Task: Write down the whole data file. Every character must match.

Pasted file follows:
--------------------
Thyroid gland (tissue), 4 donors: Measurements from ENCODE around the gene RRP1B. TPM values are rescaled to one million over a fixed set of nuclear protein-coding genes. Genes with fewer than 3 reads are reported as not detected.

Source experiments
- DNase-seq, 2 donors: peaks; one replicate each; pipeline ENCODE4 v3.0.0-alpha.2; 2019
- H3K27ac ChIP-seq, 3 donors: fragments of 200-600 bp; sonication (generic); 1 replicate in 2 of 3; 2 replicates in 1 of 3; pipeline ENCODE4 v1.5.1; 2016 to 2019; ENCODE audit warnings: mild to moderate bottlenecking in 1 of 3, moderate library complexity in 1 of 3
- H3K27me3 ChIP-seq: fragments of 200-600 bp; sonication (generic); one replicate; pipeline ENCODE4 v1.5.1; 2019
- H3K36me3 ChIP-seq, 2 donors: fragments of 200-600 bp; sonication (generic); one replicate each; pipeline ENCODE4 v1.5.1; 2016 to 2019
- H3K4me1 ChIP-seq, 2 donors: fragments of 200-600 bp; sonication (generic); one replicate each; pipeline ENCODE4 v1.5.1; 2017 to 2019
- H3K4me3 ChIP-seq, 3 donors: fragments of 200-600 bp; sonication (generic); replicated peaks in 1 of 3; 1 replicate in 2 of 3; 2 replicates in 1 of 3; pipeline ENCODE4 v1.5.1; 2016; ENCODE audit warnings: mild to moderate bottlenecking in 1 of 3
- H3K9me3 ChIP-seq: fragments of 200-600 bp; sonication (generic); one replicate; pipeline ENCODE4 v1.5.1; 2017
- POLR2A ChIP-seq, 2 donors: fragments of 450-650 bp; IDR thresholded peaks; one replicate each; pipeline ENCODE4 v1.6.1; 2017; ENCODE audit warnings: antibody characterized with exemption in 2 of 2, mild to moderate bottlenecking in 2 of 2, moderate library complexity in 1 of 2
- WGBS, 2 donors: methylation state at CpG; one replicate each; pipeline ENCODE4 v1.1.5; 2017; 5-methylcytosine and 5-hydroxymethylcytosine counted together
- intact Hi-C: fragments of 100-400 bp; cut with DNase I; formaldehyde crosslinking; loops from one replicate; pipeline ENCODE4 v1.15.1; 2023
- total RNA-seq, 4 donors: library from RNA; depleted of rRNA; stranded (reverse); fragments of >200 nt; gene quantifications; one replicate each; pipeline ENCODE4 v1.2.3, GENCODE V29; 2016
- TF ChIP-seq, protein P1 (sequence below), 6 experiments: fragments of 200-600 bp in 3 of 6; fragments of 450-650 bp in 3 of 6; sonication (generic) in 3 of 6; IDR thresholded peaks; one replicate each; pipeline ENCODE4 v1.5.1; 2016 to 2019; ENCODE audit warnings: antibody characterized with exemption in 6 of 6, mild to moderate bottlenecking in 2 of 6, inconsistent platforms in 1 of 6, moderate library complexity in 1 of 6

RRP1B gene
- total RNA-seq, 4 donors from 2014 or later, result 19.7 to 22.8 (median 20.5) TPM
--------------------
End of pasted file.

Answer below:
Thyroid gland (tissue), 4 donors: Measurements from ENCODE around the gene RRP1B. TPM values are rescaled to one million over a fixed set of nuclear protein-coding genes. Genes with fewer than 3 reads are reported as not detected.

Source experiments
- DNase-seq, 2 donors: peaks; one replicate each; pipeline ENCODE4 v3.0.0-alpha.2; 2019
- H3K27ac ChIP-seq, 3 donors: fragments of 200-600 bp; sonication (generic); 1 replicate in 2 of 3; 2 replicates in 1 of 3; pipeline ENCODE4 v1.5.1; 2016 to 2019; ENCODE audit warnings: mild to moderate bottlenecking in 1 of 3, moderate library complexity in 1 of 3
- H3K27me3 ChIP-seq: fragments of 200-600 bp; sonication (generic); one replicate; pipeline ENCODE4 v1.5.1; 2019
- H3K36me3 ChIP-seq, 2 donors: fragments of 200-600 bp; sonication (generic); one replicate each; pipeline ENCODE4 v1.5.1; 2016 to 2019
- H3K4me1 ChIP-seq, 2 donors: fragments of 200-600 bp; sonication (generic); one replicate each; pipeline ENCODE4 v1.5.1; 2017 to 2019
- H3K4me3 ChIP-seq, 3 donors: fragments of 200-600 bp; sonication (generic); replicated peaks in 1 of 3; 1 replicate in 2 of 3; 2 replicates in 1 of 3; pipeline ENCODE4 v1.5.1; 2016; ENCODE audit warnings: mild to moderate bottlenecking in 1 of 3
- H3K9me3 ChIP-seq: fragments of 200-600 bp; sonication (generic); one replicate; pipeline ENCODE4 v1.5.1; 2017
- POLR2A ChIP-seq, 2 donors: fragments of 450-650 bp; IDR thresholded peaks; one replicate each; pipeline ENCODE4 v1.6.1; 2017; ENCODE audit warnings: antibody characterized with exemption in 2 of 2, mild to moderate bottlenecking in 2 of 2, moderate library complexity in 1 of 2
- WGBS, 2 donors: methylation state at CpG; one replicate each; pipeline ENCODE4 v1.1.5; 2017; 5-methylcytosine and 5-hydroxymethylcytosine counted together
- intact Hi-C: fragments of 100-400 bp; cut with DNase I; formaldehyde crosslinking; loops from one replicate; pipeline ENCODE4 v1.15.1; 2023
- total RNA-seq, 4 donors: library from RNA; depleted of rRNA; stranded (reverse); fragments of >200 nt; gene quantifications; one replicate each; pipeline ENCODE4 v1.2.3, GENCODE V29; 2016
- TF ChIP-seq, protein P1 (sequence below), 6 experiments: fragments of 200-600 bp in 3 of 6; fragments of 450-650 bp in 3 of 6; sonication (generic) in 3 of 6; IDR thresholded peaks; one replicate each; pipeline ENCODE4 v1.5.1; 2016 to 2019; ENCODE audit warnings: antibody characterized with exemption in 6 of 6, mild to moderate bottlenecking in 2 of 6, inconsistent platforms in 1 of 6, moderate library complexity in 1 of 6

RRP1B gene
- total RNA-seq, 4 donors from 2014 or later, result 19.7 to 22.8 (median 20.5) TPM